Race and libraries: my Takeaways from “Mapping whiteness at the reference desk”

Over the course of this year, I have not really considered the relationship between race and libraries before reading the book chapter entitled “Mapping Whiteness at the Reference Desk.” From the beginning of the chapter, there was one sentence in particular that really stood out to me: “Perhaps one question that reference librarians of color, including the authors of this chapter, dread more than others is, ‘Can I speak to a real librarian?.’” This statement really caught me off guard not only because I couldn’t believe that someone would actually ask that question, but also because both the authors April Hathcock and Stephanie Sendaula as well as other “librarians of color” have had to confront this question, revealing that it is a quite common question. This led the authors into a discussion about “racial microaggressions,” which were, in essence, questions, comments, or behaviors that questioned the qualifications of librarians of color. It was these microaggressions that caused me to think about past jobs that I have had that involved working with people. While I don’t think I have necessarily treated or approached anyone differently based on race, gender, or any other aspect of someone’s identity, I know that I will be sure to remain conscious of my behavior– and, especially, the messages conveyed by my behavior– when working with anyone because as this chapter very clearly articulates, the smallest gestures or comments do add up and have negative impacts on people, which ultimately shapes their perception of, and deters them from trusting, the library.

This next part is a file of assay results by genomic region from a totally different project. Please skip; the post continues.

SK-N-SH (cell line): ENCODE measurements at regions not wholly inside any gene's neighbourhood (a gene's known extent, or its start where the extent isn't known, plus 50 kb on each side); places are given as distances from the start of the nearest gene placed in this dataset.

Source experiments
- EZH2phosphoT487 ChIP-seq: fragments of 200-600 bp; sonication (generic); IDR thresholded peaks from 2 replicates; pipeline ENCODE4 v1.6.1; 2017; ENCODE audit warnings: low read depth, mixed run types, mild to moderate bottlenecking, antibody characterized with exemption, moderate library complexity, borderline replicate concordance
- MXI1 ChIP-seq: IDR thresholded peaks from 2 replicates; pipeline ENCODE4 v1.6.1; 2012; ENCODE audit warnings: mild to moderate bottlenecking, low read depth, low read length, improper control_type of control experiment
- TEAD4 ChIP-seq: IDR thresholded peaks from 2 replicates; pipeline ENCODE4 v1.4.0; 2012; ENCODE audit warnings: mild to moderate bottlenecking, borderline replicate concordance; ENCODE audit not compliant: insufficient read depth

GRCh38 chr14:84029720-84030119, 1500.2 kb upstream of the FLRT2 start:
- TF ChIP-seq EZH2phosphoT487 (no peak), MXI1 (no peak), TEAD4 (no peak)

Owen Schuster